Practical Connection Assignment At UC, it is a priority that students are provided with strong educational programs and courses that allow them to be servant-leaders in their disciplines and communiti

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Practical Connection Assignment

At UC, it is a priority that students are provided with strong educational programs and courses that allow them to be servant-leaders in their disciplines and communities, linking research with practice and knowledge with ethical decision-making. This assignment is a written assignmentwhere students will demonstrate how this course research has connected and put into practice within their own career.


Provide a reflection of at least 500 words (or 2 pages double spaced) of how the knowledge, skills, or theories of this course have been applied, or could be applied, in a practical manner to your current work environment. If you are not currently working, share times when you have or could observe these theories and knowledge could be applied to an employment opportunity in your field of study.


Provide a 500 word (or 2 pages double spaced) minimum reflection.

Use of proper APA formatting and citations. If supportingevidence from outsideresources is used those must be properly cited.

Share a personal connectionthat identifies specific knowledge and theories from this course.

Demonstrate a connection to your current work environment. If you are not employed, demonstrate a connection to your desired work environment.

You should NOT, provide an overview of theassignments assigned in the course. The assignment asksthat you reflect how the knowledge and skills obtained through meeting course objectives wereapplied or could be applied in the workplace.

Practical Connection Assignment At UC, it is a priority that students are provided with strong educational programs and courses that allow them to be servant-leaders in their disciplines and communiti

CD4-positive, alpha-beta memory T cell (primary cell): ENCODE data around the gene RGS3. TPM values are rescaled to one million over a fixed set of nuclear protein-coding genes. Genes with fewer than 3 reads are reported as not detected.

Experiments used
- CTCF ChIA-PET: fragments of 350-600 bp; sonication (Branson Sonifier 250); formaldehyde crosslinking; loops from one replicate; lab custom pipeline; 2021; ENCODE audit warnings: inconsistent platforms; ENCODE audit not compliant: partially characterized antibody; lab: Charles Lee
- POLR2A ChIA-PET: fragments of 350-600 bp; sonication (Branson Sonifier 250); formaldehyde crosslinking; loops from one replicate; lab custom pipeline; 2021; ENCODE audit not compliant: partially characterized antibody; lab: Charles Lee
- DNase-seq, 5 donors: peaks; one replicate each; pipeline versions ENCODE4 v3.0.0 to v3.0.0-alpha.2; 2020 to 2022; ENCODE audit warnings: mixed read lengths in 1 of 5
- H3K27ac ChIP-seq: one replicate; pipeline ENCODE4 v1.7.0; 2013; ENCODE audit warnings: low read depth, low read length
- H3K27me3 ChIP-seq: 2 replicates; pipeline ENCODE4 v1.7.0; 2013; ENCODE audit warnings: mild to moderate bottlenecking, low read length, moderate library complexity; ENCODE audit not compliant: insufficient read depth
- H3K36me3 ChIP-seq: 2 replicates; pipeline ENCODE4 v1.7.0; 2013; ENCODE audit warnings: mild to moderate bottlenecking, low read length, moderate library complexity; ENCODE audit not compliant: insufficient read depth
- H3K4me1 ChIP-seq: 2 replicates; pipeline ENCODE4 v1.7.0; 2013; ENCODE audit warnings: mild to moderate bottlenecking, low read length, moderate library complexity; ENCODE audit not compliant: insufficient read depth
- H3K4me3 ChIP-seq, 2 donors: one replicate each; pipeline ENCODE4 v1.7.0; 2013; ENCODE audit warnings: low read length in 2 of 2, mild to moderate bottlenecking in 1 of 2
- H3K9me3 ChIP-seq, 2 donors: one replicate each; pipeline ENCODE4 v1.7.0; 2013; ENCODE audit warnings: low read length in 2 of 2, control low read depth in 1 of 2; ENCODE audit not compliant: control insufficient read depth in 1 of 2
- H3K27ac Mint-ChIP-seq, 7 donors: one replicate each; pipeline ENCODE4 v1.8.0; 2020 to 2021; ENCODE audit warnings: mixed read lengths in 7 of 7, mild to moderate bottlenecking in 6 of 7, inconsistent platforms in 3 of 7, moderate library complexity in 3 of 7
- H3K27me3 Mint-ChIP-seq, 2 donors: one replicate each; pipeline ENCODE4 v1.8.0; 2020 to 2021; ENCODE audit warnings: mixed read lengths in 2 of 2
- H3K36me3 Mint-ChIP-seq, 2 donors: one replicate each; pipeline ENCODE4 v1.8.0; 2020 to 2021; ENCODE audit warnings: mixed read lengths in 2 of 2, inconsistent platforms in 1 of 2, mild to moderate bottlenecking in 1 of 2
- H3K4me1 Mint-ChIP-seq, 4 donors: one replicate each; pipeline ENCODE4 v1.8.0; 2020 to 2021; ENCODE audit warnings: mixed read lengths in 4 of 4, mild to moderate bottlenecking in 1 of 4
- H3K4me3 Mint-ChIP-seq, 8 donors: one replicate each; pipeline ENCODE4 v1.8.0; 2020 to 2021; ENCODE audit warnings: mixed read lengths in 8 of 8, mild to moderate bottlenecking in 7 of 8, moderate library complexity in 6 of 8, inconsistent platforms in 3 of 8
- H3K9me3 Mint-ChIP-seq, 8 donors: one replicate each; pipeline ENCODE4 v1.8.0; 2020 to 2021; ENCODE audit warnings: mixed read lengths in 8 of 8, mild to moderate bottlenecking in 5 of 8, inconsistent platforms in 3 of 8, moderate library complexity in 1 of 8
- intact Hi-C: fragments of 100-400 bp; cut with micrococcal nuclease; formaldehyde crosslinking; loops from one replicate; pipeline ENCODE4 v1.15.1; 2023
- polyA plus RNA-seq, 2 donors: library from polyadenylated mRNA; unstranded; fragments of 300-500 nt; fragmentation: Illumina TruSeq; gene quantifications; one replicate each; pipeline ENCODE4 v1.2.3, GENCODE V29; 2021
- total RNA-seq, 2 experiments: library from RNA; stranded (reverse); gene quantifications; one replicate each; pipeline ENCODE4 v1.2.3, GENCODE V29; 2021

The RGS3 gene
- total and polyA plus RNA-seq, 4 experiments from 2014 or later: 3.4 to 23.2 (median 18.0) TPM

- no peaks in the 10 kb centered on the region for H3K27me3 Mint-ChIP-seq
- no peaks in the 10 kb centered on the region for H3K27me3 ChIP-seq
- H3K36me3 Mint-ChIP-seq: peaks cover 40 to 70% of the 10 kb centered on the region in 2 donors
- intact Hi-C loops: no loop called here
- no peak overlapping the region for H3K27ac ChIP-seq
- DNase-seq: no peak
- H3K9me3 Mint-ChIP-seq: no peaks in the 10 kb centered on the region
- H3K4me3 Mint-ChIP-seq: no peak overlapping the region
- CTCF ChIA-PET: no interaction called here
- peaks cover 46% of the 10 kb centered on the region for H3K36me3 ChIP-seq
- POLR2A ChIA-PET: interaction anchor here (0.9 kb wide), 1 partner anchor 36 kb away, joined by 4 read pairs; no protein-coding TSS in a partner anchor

School of Computer & Information SciencesCOURSE SYLLABUS Course Name: ITS 834 – Emerging Threats and CountermeasuresSection 02Summer 2020 – First Bi Term- Asynchronous Online Course Professor: Dr. Dominic Boamah Contact Information: Office Hours: By appointment E-mail: [email protected] Online Support (IT) and I-Learn Policy: All members of the University of the Cumberlands’ community who use the University’s computing, information or communication resources must act responsibly. Course Website: Access to the course website is required via the iLearn portal on the University of the Cumberlands website: Course Description: Covers security issues and current best practices in several applicative domains, ranging from the enterprise to the military. Discusses emerging security threats and available countermeasures with respect to the most recent network and computing technologies, including wireless networks, computer-controlled physical systems, and social networks. Concludes by presenting current trends and open problems. Course Objectives/Learner Outcomes: Course Objectives/Learner Outcomes: Upon completion of this course, the student will: define and structure metrics to manage cybersecurity engineering. identify and evaluate existing capabilities for cybersecurity engineering. identify competency and capability gaps for cybersecurity engineering. define and prioritize cybersecurity engineering needs. exploring the options for addressing cybersecurity engineering needs. Summarize and plan for improvements in cybersecurity engineering performance Prerequisites: There are no prerequisites for this course. Books and Resources: Required Text Amoroso, E. G. (2012). Cyber attacks: protecting national infrastructure. Elsevier. Other articles and readings may be assigned by course professor. Course Expectations Course Activities and Experiences: Students are expected to: • Review any assigned reading material, complementary materials, and weekly lectures and prepare responses to homework assigned. • Actively participate in activities, assignments, and discussions. • Evaluate and react to each other’s work in a supportive, constructive manner. • Complete specific assignments and exams when specified and in a professional manner. • Utilize learned technologies for class assignments. • Connect content knowledge from core courses to practical training placement and activities. Academic Integrity: At a Christian liberal arts university committed to the pursuit of truth and understanding, any act of academic dishonesty is especially distressing and cannot be tolerated. In general, academic dishonesty involves the abuse and misuse of information or people to gain an undeserved academic advantage or evaluation. The common forms of academic dishonesty include: Cheating – using deception in the taking of tests or the preparation of written work, using unauthorized materials, copying another person’s work with or without consent, or assisting another in such activities. Lying – falsifying, fabricating, or forging information in either written, spoken, or video presentations. Plagiarism—using the published writings, data, interpretations, or ideas of another without proper documentation Plagiarism includes copying and pasting material from the internet into assignments without properly citing the source of the material. Episodes of academic dishonesty are reported to the Vice President for Academic Affairs. The potential penalty for academic dishonesty includes a failing grade on a particular assignment, a failing grade for the entire course, or charges against the student with the appropriate disciplinary body. Attendance Policy: When any student has exceeded 20% of the time prescribed for any class, that student will be automatically dropped from that particular class with the grade of “F.” This grade is placed on the official transcript of the student and is treated as a failing grade in calculating the grade point average. The definition of a class absence is a student’s failure to attend class for any reason. Instructors may count three times tardy or leaving early to be equal to one class absence. There are no excused absences, regardless of the reason for the class having been missed. However, faculty will make reasonable provisions to allow students to make up work if the absence is due to a university-sponsored function or a medical or family emergency that is documented in a timely manner. Allowance for students to make up work for other reasons is at each instructor’s discretion. A class absence does not excuse the student from being responsible for course work missed; the student is responsible for contacting the faculty member in order to make up class assignments. The Vice President for Academic Affairs is the authorized agent to consider any exceptions to the above regulations. (Undergraduate Catalog) Residency Attendance: Each student must be in attendance for the entire duration of the required residency weekend.  Late arrivals and/or early departures are not permitted.  Punctuality is important as each student is required to have the documented in-seat time per USCIS regulations.  If a student is not in attendance for the full session, he/she will be counted absent for the entire session, and receive an automatic “F” and will be required to pay the $300.00 make-up fee and attend a residency make-up session. Disability Accommodations: University of the Cumberlands accepts students with certified disabilities and provides reasonable accommodations for their certified needs in the classroom, in housing, in food service or in other areas. For accommodations to be awarded, a student must submit a completed Accommodations Application form and provide documentation of the disability to the Disability Services Coordinator (Mr. Jacob Ratliff, Boswell Campus Center, Student Services Office Suite, [email protected]). When all paperwork is on file, a meeting between the student and the Coordinator will be arranged to discuss possible accommodations before accommodations are formally approved. Students must then meet with the Coordinator at the beginning of each semester before any academic accommodations can be certified for that term. Certifications for other accommodations are normally reviewed annually. Student Responsibilities and Course Policies: The only authorized electronic means of academic, administrative, and co-curricular communication between University of the Cumberlands and its students is through the UCumberlands email system (i.e. Webmail). Each student is responsible for monitoring his/her University email account frequently. This is the primary email account used to correspond with you directly by the University; imperative program information is sent to this email account specifically from campus and program office. Students should check for e-mail and class announcements using iLearn (primary) and University of the Cumberlands webmail (secondary). Students are expected to find out class assignments for missed classes and make up missed work. Students are expected to find out if any changes have been made in the class or assignment schedule. Written work must be presented in a professional manner. Work that is notsubmitted in a professional manner will not be evaluated and will be returned as unacceptable. There is a craft to writing. Spelling, grammar, punctuation and diction (word usage) are all tools of that craft. Writing at the collegiate level will show careful attention to these elements of craft. Work that does not exhibit care with regard to these elements will be considered as inadequate for college writing and graded accordingly. Students are expected to take the examinations on the designated dates. If you are unable to take the exam on the scheduled date and know in advance, you are to make arrangements with your professor before the designated date. If you miss the exam, you must have a legitimate reason as determined by your professor. Deadlines and Dues Dates: Recognizing that a large part of professional life is meeting deadlines, it is necessary to develop time management and organizational skills. Failure to meet the course deadlines may result in penalties. Keep in mind that all deadlines are set using Eastern Standard Time (EST). Late assignments will NOT be accepted. Writing Expectations: Learning outcomes for candidates’ writing competencies include clarity of thought, discernment in planning and organization, and integration of evidence and criteria. The instructor expects that students will have knowledge of appropriate forms of documentation and use it where appropriate. APA format is required and style of notation to credit all sources that are not your own. There is a craft to writing. Spelling, grammar, punctuation and diction (word usage) are all tools of that craft. Writing at the collegiate level will show careful attention to these elements of craft. Work that does not exhibit care with regard to these elements will be considered as inadequate for college writing and graded accordingly. All assignments, unless otherwise instructed, should be submitted in APA format. Participation Policy: Study after study has linked successful academic performance with good class participation. Those who assume positions of responsibility must “show up” in order to be effective. Therefore, students are expected to actively participate in intelligent discussion of assigned topics in all areas (Discussion Board Activities, Synchronous Sessions, Forums, Shared Papers, etc.) to help process course material and/or to demonstrate understanding of course content. Point adjustments will be taken for non-participation. Academic Appeals: Both undergraduate and graduate students have the right to challenge a grade. If discussions with the course instructor and department chair do not lead to a satisfactory conclusion, students may file a formal written appeal with the Vice President for Academic Affairs, who will forward the appeal to the chair of the Academic Appeals Committee. This formal written appeal must be filed by the end of the 4th week of classes in the next regular term following the term in which the course in question was taken. The Academic Appeals Committee then gathers information from the student, the instructor, and any other relevant parties. The Committee will deliver its recommendation on the complaint to the Vice President for Academic Affairs. After reviewing this recommendation and concurring or amending it, the Vice President for Academic Affairs will inform the student and instructor of the disposition of the complaint no later than the last day of classes of the term in which the complaint was filed. Records of all actions regarding academic grade appeals, including their final disposition, are maintained by the Vice President for Academic Affairs and the Academic Appeals Committee. (Undergraduate Catalog/Graduate Catalog) Links to Support: Orientation to I-Learn: Student training course on I-Learn, Book Store: Library: Course Assignments and Evaluation Evaluation Method: Graded work will receive a numeric score reflecting the quality of performance. Relative weights assigned to graded work are as follows: Course Evaluation Students will be evaluated on: Exams – Each exam will consist of multiple choice, multiple answer, matching, and True/False questions. Exam items derived primarily from lectures and readings. Exams will be available through iLearn and completed independently. Homework Assignments, Discussion, & Quizzes – Assignments, Discussion, & Quizzes will be given throughout the term. Each quiz will consist of multiple choice/answer, short answer questions, matching, and True/False questions. Quiz items derived primarily from lectures and readings. Quizzes will be available through iLearn and completed independently. Assignments and Discussions will come from the course lectures, materials, and required reading assignments. Practical Connection Assignment – Written Assignment where students will reflect on course concepts and their practical connection to a working environment. Residency Project – Research project completed during the residency weekend. Students will be randomly grouped in iLearn. Each group will submit their research project as a group. Students need to bring their laptops to conduct research, write research paper (SafeAssign reviewed), create PowerPoint presentation, and present their project orally before the class. Students must attend the residency weekend to earn a grade, there are no exceptions to this rule. Students not attending will earn zero points and a 0% as a grade. Please be note that the totality of all residency activities will constitute 60% of the course grade. Grading Scale: Graded work will receive a numeric score reflecting the quality of performance as given above in evaluation methods. The overall course grade will be determined according to the following scale: A= 90 – 100 (90% – 100%) B= 80 – 89 (80% – 89%) C = 70 – 79 (70% – 79%) F < 69 (Below 69%) Your final grade will be a weighted average from discussions (40%) and written assignments (60%) Syllabus Disclaimer: This syllabus is intended as a set of guidelines for this course and the professor reserves the right to make modifications in content, schedule, and requirements as necessary to promote the best education possible within conditions affecting this course. Any changes to the syllabus will be discussed with the students. Tentative Course Expectations (specific due dates are listed in the course module) Week Topic Assignments 1 05/04/20 – 05/10/20 Chapter 1, “Introduction” Welcome Discussion – worth 10 points Discussion – worth 10 points *Failing to Participate in Week 1 may result in being dropped from the course. 2 05/11/20 – 05/17/20 Chapter 2, “Deception” Chapter 3, “Separation” Discussion – worth 10 points Essay – worth 50 points 3 05/18/20 – 05/24/20 Chapter 4, “Diversity” Chapter 5, “Commonality” Discussion – worth 10 points Essay – worth 50 points 4 05/25/20 – 05/31/20 Chapter 6, “Depth” Discussion – worth 10 points Essay – worth 50 points Practical Connection Assignment – worth 50 points 5 06/01/20 – 06/07/20 Chapter 7, “Discretion” Chapter 8, “Collection” Discussion – worth 10 points Essay – worth 50 points 6 06/08/20 – 06/14/20 Chapter 9, “Correlation” Discussion – worth 10 points Essay – worth 50 points 7 06/15/20 – 06/21/20 Chapter 10, “Awareness” Discussion – worth 10 points Essay – worth 50 points 8 06/22/20 – 06/25/20 Chapter 11, “Response” Final Evaluation *SHORT WEEK* All assignments must be completed no later than 2 days before the end of the term to allow some time for grading. Final Research Paper – worth 100 points (Will be activated in week 4 and due on 05/23). No late submissions will be accepted ! 5